The first 30 minutes is the key in a low-scale nuclear attack.

During the Cold War that many of us remember all too well, there was the constant fear that the U.S.S.R. would launch a nuclear attack against the United States. Fallout shelters became very popular, and those who did not have access to one often thought about where they could go to try to avoid the catastrophic effects of radiation should their worst nightmares ever become reality.

While that scenario remains a horrifying possibility – thanks to our enemies who possess nuclear weapons and other countries trying to develop nuclear weapons – the type of nuclear attack that presents a much more likely scenario these days is the detonation of a low-yield nuclear warhead by terrorists.

These bombs would be anywhere from .1 kiloton to 10 kilotons, which are very small compared to the bombs that struck Hiroshima and Nagasaki, and smaller still to the warheads in Cold War arsenals. Even the largest of these bombs would pose an immediate radiation danger of less than a mile from ground zero, while hazardous fallout contamination could continue for another 10-20 miles, depending on wind conditions. In other words, cities would be hit hard by such a device and there would be death and destruction, but many people would survive.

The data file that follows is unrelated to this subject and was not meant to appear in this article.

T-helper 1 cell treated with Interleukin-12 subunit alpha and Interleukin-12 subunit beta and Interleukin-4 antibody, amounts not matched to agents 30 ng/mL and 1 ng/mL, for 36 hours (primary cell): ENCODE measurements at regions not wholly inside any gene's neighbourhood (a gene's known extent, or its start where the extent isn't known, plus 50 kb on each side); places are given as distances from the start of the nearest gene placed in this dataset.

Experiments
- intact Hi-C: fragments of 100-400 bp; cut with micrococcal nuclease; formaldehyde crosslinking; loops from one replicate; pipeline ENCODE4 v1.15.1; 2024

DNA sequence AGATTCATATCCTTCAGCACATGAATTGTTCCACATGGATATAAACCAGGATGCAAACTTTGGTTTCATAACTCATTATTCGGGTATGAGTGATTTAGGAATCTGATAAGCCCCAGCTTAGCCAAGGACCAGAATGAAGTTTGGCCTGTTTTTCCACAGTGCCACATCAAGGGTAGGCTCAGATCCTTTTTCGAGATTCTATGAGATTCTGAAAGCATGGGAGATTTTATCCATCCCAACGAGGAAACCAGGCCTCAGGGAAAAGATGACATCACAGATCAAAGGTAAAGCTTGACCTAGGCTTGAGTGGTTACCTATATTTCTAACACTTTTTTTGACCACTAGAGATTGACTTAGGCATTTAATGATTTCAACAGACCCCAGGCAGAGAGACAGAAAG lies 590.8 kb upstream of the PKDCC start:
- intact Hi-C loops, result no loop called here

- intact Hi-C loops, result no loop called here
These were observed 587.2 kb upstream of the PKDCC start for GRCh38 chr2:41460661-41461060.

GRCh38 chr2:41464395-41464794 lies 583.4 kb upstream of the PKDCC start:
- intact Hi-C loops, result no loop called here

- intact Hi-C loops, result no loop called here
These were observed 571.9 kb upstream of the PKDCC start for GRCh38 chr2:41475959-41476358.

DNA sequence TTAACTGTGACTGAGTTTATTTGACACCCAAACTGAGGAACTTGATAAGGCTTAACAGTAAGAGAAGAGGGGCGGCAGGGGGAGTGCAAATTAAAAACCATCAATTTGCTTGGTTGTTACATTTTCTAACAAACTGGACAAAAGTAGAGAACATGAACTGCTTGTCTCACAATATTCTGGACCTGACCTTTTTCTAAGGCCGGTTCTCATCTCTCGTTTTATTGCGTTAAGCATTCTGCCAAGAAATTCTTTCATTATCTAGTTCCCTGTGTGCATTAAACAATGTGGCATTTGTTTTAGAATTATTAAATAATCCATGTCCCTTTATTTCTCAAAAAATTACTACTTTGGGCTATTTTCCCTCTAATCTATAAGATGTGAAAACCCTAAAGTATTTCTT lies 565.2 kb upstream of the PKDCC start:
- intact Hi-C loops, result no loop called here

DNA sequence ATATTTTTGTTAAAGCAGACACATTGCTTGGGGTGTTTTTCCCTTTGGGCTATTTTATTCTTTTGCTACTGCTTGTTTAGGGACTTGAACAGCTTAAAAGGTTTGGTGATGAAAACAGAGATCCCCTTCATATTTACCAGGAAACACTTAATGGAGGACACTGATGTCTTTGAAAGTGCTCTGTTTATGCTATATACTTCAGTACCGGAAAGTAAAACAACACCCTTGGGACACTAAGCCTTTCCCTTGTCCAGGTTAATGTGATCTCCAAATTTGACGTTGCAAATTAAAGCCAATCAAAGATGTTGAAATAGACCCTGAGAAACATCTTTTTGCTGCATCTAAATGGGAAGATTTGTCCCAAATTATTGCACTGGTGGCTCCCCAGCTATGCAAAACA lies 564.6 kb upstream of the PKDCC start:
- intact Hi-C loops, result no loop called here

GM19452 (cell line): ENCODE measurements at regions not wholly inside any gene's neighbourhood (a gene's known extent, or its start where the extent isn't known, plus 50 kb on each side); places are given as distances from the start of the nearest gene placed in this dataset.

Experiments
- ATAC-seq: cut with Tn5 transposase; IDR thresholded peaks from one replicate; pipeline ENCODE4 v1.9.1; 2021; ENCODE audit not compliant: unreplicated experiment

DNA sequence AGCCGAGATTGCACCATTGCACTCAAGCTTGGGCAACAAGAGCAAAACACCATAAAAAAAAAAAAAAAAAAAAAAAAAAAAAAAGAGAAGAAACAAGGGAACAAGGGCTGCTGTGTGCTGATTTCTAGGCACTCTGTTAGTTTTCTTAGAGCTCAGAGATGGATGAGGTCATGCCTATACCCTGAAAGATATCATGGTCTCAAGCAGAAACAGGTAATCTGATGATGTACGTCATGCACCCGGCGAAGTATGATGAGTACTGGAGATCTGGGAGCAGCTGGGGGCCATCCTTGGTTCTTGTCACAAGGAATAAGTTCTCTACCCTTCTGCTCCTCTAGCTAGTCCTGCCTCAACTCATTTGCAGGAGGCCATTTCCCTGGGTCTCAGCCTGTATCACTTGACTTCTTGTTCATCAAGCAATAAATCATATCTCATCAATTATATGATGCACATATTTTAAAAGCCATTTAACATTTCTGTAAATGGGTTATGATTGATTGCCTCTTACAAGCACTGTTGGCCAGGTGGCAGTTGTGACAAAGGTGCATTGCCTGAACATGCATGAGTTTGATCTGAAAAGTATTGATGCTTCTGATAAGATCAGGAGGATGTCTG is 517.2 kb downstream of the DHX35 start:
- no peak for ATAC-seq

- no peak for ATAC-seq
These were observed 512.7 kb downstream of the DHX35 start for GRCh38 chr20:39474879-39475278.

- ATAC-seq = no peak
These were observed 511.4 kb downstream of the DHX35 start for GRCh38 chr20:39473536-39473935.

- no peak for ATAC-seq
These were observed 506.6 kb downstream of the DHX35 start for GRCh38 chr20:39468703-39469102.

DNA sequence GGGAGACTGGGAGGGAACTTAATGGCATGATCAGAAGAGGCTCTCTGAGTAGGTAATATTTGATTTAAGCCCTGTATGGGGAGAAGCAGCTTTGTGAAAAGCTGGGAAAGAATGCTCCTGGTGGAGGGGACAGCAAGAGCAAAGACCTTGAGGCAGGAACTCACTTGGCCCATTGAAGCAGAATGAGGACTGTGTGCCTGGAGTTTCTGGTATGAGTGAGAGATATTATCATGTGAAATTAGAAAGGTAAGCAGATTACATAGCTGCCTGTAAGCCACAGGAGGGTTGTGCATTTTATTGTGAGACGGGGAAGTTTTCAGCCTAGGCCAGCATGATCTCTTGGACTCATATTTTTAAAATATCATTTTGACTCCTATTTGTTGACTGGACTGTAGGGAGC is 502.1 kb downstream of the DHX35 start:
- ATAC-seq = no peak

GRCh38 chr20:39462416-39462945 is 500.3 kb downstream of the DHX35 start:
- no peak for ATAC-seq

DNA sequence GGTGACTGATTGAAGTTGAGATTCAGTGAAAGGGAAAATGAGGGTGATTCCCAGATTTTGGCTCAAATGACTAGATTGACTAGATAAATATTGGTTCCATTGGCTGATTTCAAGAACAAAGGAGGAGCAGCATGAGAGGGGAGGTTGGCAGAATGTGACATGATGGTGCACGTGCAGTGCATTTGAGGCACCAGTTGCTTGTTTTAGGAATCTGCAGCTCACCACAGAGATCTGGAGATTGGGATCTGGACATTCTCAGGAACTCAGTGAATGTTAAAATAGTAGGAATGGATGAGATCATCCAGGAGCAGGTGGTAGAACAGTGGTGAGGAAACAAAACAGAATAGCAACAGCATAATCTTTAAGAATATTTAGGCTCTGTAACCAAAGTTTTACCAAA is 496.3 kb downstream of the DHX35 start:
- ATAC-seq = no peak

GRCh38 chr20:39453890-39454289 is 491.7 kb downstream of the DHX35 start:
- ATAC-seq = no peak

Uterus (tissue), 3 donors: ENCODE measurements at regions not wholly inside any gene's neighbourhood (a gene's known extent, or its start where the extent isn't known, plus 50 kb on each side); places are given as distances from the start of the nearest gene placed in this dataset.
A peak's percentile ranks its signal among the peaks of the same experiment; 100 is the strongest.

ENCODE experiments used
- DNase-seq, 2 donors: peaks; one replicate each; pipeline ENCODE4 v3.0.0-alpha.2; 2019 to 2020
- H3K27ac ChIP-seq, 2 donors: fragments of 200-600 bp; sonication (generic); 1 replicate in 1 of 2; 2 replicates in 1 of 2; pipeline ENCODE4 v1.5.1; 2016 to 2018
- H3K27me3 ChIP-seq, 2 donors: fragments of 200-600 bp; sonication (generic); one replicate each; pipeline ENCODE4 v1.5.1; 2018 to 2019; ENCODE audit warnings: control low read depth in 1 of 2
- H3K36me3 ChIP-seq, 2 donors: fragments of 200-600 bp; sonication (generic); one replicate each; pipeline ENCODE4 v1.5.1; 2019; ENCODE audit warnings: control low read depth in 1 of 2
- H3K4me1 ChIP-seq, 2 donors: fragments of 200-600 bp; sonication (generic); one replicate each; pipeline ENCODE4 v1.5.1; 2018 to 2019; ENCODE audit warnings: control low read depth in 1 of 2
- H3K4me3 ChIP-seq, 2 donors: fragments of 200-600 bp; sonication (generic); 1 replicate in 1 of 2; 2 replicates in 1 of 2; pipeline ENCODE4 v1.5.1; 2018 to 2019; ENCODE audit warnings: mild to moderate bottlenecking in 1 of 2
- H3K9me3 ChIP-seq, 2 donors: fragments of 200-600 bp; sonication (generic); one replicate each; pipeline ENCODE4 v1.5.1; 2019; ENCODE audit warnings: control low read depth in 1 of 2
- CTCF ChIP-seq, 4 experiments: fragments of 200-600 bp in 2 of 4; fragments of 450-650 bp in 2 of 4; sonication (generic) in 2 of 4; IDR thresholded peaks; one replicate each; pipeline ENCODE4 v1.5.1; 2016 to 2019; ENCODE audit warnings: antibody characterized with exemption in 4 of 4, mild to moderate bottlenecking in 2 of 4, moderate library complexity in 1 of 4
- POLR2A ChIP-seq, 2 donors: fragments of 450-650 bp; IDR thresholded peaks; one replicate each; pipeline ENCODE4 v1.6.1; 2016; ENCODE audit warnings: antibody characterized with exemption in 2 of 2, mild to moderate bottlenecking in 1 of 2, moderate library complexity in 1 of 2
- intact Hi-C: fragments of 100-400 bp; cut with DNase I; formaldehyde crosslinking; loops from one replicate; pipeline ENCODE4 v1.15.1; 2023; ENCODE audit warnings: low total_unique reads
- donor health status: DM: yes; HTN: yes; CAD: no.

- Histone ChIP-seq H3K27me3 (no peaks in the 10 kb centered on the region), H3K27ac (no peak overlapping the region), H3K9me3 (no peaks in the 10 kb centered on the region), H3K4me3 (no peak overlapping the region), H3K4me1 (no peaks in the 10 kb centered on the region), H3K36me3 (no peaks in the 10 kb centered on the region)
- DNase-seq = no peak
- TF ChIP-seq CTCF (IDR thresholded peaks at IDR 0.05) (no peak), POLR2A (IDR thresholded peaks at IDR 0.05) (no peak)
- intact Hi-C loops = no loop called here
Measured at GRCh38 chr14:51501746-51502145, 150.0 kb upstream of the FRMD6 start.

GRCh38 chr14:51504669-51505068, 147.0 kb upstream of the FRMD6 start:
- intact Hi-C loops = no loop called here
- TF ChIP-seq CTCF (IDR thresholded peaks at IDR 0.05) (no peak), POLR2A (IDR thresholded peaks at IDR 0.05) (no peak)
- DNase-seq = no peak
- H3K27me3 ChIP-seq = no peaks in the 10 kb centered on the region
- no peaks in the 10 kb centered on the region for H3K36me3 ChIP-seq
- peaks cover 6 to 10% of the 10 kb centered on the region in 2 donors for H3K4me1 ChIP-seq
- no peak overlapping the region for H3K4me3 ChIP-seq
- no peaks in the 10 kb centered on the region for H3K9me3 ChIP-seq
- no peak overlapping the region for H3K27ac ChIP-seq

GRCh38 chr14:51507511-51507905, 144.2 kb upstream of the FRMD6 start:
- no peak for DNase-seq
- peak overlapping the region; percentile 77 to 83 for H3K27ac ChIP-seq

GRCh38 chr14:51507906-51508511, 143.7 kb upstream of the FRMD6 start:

If you are at home and you believe that a nuclear device has gone off anywhere near you, go to your basement or an inner room immediately and stay there for about 30 minutes. At that point, the initial radiation will be gone and the main danger will be sand-sized particles that have fallen in the area.

 

Next, if possible, make your way to a city shelter or another building with as thick of an exterior as possible. It may be impossible to drive there, so hopefully you’ll be prepared with a survival bicycle. Then, wait for emergency responders, who will let you know when it’s safe to return to your home. If they don’t arrive, it’s probably best to wait there at least 24 hours.   

Is a nuclear attack something that you’ve given much thought to? Does your family have an emergency evacuation plan should something that horrific occur? Please let me know your thoughts about this.

 

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